« If I weren't working today... | Main | Mad Libs Style Forms »

Internet a Fundamental Right?

By mehera o'brien on March 08, 2010

Categories: Current Affairs, Web/Tech

According to a BBC News survey, it is. And I'd agree. 

This morning as I listened to the BBC while getting ready for work, they talked about a small village in Africa that is completely cut off from the information superhighway, a term I hadn't heard in awhile. The news reporter made a comment asking viewers to remember the first time we got email, which brought me back to my Cornell University email account. It was 1994. Everyone knew everyone else by their 'netID'. Mine was (and still is) mjo5. My friend Karen - kkw24. Liz - eah8. I'd taken a Pascal programming class in high school, having no concept of where programming skills could ever take me. Same with my numerous art classes. Little did I know that technology and graphic design and concept formation would be the basis of my paycheck years later. 

I remembered all this as I got ready for work, and thought about how the web, especially social media and its grassroots fueling of everything important to me in today's digital age, has built who I am. From what I do for a living to who I am a a person. The thought of not having these things is, quite frankly, heart breaking. And leaves me wondering how different my life would be. 

I'm hoping the internet-connected mobile phones the news report was talking about make it to the village. I'd surely be willing to pay for one. Just send me the donation link.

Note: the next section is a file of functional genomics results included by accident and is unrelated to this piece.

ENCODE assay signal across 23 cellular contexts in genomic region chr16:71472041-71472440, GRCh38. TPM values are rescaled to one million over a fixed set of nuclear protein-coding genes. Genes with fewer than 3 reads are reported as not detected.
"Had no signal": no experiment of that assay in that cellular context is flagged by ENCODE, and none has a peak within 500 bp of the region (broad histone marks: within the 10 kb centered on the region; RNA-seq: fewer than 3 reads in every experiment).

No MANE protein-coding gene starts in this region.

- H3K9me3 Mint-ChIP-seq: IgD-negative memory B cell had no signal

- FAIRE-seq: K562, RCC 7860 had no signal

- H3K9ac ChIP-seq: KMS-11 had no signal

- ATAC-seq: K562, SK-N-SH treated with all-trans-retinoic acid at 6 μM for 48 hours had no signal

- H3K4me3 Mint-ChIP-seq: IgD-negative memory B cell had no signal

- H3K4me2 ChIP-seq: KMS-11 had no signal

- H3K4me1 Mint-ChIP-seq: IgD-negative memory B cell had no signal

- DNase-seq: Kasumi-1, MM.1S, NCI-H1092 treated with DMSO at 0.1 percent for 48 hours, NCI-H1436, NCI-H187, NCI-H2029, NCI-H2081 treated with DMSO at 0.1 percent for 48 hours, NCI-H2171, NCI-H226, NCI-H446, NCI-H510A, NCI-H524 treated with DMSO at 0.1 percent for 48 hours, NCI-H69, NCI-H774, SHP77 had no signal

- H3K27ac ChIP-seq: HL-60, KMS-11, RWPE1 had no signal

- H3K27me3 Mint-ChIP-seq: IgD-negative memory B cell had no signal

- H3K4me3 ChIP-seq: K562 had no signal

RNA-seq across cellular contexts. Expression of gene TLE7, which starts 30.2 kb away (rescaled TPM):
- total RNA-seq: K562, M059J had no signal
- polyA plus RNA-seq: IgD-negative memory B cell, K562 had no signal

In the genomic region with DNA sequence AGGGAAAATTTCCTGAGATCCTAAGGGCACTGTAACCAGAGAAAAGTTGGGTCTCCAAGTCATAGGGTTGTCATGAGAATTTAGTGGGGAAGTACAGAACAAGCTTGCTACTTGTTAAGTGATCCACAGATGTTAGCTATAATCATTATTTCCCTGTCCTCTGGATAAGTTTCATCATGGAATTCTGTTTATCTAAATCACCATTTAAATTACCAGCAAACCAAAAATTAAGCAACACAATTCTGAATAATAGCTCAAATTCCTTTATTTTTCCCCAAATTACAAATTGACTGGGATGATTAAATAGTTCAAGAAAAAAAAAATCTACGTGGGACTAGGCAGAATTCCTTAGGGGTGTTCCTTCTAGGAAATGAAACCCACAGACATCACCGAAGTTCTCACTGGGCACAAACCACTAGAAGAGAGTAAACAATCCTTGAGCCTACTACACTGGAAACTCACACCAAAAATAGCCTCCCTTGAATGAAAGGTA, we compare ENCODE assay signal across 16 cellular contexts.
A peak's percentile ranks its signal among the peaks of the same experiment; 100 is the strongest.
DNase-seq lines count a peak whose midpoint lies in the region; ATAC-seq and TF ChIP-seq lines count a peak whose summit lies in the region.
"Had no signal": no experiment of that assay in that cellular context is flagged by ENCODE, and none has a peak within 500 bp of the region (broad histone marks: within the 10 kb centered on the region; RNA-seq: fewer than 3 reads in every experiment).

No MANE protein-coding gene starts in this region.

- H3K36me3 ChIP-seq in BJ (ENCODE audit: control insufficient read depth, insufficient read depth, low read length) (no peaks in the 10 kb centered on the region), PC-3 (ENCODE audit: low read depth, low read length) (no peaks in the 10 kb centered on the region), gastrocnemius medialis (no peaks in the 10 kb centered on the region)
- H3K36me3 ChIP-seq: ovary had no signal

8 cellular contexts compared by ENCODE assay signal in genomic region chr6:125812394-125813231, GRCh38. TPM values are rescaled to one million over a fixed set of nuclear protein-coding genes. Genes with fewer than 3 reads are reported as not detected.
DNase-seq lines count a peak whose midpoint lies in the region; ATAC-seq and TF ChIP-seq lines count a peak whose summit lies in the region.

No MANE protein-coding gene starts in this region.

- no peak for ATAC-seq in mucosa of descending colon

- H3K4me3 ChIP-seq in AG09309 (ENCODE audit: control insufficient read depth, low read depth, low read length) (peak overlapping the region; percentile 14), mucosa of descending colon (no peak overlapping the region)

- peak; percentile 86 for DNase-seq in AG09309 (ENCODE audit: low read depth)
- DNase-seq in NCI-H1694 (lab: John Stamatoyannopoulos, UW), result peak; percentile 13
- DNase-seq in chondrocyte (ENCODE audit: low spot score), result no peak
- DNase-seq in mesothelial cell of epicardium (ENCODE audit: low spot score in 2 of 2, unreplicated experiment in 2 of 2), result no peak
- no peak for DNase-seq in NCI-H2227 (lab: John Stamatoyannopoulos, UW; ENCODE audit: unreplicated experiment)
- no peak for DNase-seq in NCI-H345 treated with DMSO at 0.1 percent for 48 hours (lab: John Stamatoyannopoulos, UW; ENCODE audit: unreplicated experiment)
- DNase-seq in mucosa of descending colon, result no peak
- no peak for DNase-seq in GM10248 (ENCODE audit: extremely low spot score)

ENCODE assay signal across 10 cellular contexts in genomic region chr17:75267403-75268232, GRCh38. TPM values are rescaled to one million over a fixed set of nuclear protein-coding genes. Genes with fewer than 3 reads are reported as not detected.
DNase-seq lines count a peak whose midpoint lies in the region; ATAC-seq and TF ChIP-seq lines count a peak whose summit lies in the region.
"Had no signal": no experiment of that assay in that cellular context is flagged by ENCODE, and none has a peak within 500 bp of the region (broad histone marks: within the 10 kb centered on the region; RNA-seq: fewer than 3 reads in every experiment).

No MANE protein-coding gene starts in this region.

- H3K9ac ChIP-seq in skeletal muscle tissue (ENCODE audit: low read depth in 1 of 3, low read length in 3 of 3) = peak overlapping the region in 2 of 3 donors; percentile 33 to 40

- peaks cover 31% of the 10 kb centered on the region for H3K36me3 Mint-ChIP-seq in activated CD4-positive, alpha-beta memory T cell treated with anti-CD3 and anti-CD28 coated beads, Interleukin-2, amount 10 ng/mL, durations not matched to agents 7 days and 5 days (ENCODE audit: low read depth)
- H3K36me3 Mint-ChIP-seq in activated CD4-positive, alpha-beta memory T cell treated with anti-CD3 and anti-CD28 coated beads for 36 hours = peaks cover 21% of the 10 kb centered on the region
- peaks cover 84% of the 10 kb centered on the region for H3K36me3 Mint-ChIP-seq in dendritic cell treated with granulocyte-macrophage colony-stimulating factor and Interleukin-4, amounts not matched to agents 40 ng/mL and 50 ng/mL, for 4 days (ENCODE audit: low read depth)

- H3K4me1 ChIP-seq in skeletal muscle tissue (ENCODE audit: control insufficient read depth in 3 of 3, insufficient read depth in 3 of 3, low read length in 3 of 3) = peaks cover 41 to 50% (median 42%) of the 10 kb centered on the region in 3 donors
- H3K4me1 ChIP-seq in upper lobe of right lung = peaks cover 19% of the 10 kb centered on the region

TrackBack URL for this entry:

Listed below are links to weblogs that reference Internet a Fundamental Right? :


I'm old enough to remember life before the interwebs. Or mobile phones. Or phone calls so cheap you don't really care how long you talk to people not in the same dialing code.

I have a friend who is now in Africa, working for a humanitarian charity - and she has internet access. It's slow, unreliable, and generally annoying. But she's in a place that is almost a warzone, a long way from the big cities, and wobbly internet is the least of everyone's worries.

And still - they have internet access. I can see her facebook updates - no photo uploads, no farmville, but keeping in touch.

To old codgers like me, this really is like living in the future.

My father was a sailor. My earliest memories revolve around some lucky (and eye-wateringly expensive) evenings when there were enough merchant vessels/satellites/ground based radio stations for my mother, sister and I to huddle around the telephone and hear our father's voice from somewhere halfway around the globe. Now, we get tweets from outer space.

All I want now is my jetpack.

The comments to this entry are closed.


Foxes + Sparrows looks at how professionals who started in traditional user experience roles have transitioned to broader ones... Read More